Army pledges to investigate injured troop charge

In a defense appropriations hearing, Sen. Patty Murray demanded that military leaders respond to Salon's article about medical reclassification of injured soldiers as fit for combat.

Topics: Iraq war, Iraq, Middle East,

Army pledges to investigate injured troop charge

Top Army officials pledged during a Senate hearing Wednesday to investigate whether a brigade of the 3rd Infantry Division is dispatching injured troops to Iraq as part of the so-called surge into Baghdad, Iraq. Pete Geren, the acting Army secretary, told a Senate panel that the Army was troubled by such charges, raised in a March 11 Salon article. “These allegations are serious and any allegations of that sort, I can assure you, we are going to follow up on and investigate,” Geren told Washington Democrat Sen. Patty Murray.

On the other side of Capitol Hill, House Armed Services Committee chairman Ike Skelton, D-Mo., asked the Government Accountability Office, the investigative arm of Congress, to “undertake an immediate review of allegations that have recently been reported in the press that wounded and injured soldiers are being sent into a combat theater with pre-existing medical conditions that could adversely impact their military readiness,” according to a statement.

While Salon’s article reported on allegations at Fort Benning, Ga., specifically, a letter from Skelton and Military Personnel Subcommittee chairman Vic Snyder, D-Ark., to GAO suggested the problem could be widespread. “The committee has received a number of phone calls and letters from concerned service members and their families, including similar allegations that injured and wounded service members are being deployed into combat despite their injuries.”

Murray took the lead over in the Senate during a hearing of the Defense Appropriations Subcommittee, peppering Geren and Army Chief of Staff Gen. Peter J. Schoomaker with questions about Salon’s article that depicted an effort by the 3rd Brigade of that division to deploy troops with serious injuries, some severe enough that doctors had previously said the troops seemed unfit for combat. Others had skeletal problems that meant they could not wear body armor.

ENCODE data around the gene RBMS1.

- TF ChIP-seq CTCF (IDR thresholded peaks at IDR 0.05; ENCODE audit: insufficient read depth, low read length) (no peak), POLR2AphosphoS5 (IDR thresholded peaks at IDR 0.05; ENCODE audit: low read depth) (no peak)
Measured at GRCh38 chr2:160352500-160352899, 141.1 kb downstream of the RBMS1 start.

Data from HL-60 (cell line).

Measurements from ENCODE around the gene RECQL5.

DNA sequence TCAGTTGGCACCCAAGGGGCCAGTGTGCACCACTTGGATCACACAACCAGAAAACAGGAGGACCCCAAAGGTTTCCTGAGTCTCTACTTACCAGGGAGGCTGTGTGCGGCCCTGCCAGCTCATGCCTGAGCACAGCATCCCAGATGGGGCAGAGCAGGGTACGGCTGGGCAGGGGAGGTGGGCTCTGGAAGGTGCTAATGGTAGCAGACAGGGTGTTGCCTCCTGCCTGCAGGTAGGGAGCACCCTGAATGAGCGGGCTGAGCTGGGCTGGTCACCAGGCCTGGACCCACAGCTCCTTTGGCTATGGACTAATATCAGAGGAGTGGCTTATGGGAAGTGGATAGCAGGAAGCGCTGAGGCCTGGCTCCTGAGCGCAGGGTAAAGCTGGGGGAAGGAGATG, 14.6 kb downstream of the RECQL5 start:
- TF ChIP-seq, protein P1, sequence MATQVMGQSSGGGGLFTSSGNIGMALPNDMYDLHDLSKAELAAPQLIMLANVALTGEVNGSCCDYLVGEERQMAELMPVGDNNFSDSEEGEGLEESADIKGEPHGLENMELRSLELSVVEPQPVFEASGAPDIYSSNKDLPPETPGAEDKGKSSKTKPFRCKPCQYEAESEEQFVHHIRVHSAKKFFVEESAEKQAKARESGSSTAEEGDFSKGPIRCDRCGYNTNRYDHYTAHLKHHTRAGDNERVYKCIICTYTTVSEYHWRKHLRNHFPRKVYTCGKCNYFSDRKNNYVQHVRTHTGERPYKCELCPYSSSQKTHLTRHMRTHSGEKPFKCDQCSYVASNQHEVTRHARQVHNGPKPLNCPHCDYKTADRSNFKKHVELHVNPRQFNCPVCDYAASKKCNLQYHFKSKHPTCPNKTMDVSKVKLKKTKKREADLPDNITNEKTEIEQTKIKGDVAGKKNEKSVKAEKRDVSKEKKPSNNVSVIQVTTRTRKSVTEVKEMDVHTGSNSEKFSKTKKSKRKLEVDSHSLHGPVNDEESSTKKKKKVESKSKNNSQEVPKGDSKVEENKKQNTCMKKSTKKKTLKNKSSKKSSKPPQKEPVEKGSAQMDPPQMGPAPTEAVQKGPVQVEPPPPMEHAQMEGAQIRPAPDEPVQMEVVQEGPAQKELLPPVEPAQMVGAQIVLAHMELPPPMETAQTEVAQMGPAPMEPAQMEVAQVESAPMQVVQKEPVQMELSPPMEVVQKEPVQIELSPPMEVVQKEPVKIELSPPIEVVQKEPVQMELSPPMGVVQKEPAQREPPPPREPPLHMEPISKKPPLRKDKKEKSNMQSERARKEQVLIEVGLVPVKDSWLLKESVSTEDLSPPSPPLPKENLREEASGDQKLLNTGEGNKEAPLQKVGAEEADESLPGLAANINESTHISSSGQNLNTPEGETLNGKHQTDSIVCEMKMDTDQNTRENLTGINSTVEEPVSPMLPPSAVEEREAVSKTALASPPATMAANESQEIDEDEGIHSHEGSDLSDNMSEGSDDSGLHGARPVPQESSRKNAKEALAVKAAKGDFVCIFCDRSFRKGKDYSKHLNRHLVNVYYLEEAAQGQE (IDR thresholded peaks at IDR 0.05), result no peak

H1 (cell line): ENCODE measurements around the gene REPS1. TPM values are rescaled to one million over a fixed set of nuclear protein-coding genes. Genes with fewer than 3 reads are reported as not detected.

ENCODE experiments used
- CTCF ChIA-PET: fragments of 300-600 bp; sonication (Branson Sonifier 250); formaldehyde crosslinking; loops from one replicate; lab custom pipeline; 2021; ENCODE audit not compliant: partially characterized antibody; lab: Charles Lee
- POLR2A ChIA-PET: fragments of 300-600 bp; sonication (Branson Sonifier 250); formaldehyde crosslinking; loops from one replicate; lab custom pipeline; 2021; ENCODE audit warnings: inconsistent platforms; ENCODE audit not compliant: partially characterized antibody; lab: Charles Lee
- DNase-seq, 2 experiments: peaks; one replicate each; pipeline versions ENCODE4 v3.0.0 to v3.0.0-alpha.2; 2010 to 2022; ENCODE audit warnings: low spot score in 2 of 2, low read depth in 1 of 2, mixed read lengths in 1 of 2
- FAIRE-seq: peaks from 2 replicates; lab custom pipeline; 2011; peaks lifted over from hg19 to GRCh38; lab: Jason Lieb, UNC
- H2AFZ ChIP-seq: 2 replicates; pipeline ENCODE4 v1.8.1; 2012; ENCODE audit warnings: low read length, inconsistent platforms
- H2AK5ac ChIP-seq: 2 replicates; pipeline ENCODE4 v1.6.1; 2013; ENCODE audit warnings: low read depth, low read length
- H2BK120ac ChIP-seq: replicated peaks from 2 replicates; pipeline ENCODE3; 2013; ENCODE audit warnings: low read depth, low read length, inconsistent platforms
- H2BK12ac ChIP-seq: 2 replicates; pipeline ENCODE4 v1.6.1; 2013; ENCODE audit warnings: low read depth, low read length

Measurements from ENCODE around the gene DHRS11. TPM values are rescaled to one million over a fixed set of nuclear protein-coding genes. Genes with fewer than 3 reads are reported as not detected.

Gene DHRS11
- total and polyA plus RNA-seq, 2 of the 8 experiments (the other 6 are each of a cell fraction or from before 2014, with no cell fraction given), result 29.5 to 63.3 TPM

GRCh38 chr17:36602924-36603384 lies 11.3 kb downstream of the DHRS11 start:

Schoomaker expressed puzzlement at why any commander would want broken soldiers in his ranks in the chaotic war zone. “I don’t know of a commander that would want to take somebody with them in their unit that wasn’t capable of doing the full job,” Schoomaker told Murray. “To me, if that is going on, it is wrong.”

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Murray also asked Schoomaker and Geren to look into a mass review of the health status of injured soldiers conducted by the division surgeon and brigade surgeon on Feb. 15, as the unit was rushing through an accelerated deployment schedule. Army officials admit they lined up 75 injured soldiers at the troop medical clinic that day to reevaluate their fitness for combat. In an interview with Salon, the division surgeon described a thorough review of medical records conducted by a team of medical professionals who also performed some physical exams. It was an effort, they said, to double-check that all the soldiers were being taken care of.

But 10 soldiers who were there that day, interviewed separately by Salon, described a cursory chat with only the two doctors, just prior to receiving orders to go to Iraq. (At least two of those soldiers have already been deployed.) Medical documents reviewed by Salon showed some of those soldiers received a fresh evaluation on Feb. 15 that made them look healthier, at least on paper.

On Wednesday, Murray asked the two men if the Army was in the business of doctoring medical files to find warm bodies for Iraq, as some had claimed in Salon’s March 11 article. “The story goes on to say that some soldiers had their medical evaluations altered although their medical conditions had not changed,” she worried. “Is the Army in the practice of doctoring health records just so we can deploy more soldiers overseas?”

Geren responded that he just does not know about the facts in this case. But he added, “If anyone is doing that it is against regulations.”

Murray said this issue is not over. She read paragraphs of the Salon article aloud and demanded answers. “I hope that we can get both of you to take a serious look at that and report back to this committee and Congress, because that is a very serious issue if soldiers are going into harm’s way who can’t wear a helmet for more than an hour,” Murray said from the dais. “We need to make sure that is not happening.”

Mark Benjamin is a national correspondent for Salon based in Washington, D.C. Read his other articles here.

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